I really do understand the *purpose* of the LPPL. I agree that
its primary goal appears to be maintaining consistency so that a
document using a specific group of package generates more-or-less
the same typeset representation no matter where it's processed. I
even think that goal is a worthy one.
What I'm trying to point out, though, is that there are some
people (*not me*) in the Debian Project who believe that there are
aspects of the LPPL that conflict with the Debian Free Software
Guidelines. Assuming that you care about DFSG status (and
therefore about LaTeX being distributable by Debian and other
projects that use the DFSG as a guide -- the Open Source
Initiative's criteria are essentially identical to the DFSG),
understanding the conflicts and considering alternatives is
Once again, the main concerns appear to be
1. The restriction on modifying files without changing their
names, even if those files will never be distributed
2. The requirement to distribute modified (and renamed) files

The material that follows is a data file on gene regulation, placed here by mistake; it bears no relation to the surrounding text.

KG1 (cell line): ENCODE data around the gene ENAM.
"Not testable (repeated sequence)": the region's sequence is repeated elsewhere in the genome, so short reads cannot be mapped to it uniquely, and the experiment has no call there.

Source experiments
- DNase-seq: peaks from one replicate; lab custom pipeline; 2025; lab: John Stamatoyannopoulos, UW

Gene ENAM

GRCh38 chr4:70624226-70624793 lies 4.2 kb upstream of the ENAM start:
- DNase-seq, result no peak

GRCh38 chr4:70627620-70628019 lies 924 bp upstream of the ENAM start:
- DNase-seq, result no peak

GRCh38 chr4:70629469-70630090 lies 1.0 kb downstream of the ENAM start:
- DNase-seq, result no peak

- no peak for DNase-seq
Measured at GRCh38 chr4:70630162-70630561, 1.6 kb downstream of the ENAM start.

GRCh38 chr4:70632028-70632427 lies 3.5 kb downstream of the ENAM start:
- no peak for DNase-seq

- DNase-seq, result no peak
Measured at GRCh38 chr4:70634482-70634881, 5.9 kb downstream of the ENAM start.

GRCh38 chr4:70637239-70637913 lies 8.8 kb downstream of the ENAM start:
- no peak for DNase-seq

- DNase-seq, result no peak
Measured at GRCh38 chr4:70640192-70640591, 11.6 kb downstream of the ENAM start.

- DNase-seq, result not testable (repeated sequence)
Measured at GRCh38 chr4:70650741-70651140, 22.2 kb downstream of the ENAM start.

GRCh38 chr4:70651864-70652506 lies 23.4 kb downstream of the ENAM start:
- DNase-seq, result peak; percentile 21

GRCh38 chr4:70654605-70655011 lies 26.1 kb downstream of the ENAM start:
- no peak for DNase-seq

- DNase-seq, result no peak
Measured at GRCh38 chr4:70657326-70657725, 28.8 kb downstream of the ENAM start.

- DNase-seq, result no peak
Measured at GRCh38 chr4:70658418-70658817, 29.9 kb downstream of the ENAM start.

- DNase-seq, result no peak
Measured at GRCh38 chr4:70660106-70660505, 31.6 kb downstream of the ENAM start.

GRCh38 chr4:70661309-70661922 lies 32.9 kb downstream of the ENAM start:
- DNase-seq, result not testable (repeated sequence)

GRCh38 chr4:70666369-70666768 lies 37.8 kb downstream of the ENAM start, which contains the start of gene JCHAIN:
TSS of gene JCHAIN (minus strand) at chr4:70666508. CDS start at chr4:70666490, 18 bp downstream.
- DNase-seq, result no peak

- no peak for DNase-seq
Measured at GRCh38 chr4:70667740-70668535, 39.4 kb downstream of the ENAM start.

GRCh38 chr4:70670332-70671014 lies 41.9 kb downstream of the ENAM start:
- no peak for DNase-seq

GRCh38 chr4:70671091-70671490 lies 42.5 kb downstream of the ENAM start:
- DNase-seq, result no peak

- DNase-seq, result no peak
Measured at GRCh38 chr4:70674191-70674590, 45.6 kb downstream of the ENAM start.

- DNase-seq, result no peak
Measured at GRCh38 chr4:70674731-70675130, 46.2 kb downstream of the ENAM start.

with a complete set of the unmodified versions of those
There are additional quibbles about some perceived redundancy; the
precise wording of various phrases; and the placement of
punctuation that can subtly change the meaning of particular
clauses, as well, but I'll leave that to the people with those
concerns to articulate.
I'm not the one making these judgements, and I don't necessarily
agree with them. I'm simply passing them along so that you can
take them into consideration in order to ensure that they can pass
muster with organizations using the DFSG or DFSG-like criteria to
judge the ``freedom'' of licenses.
Man cannot be civilised, or be kept civilised by what he does in his
spare time; only by what he does as his work.
C.M. Connelly [log in to unmask] SHC, DS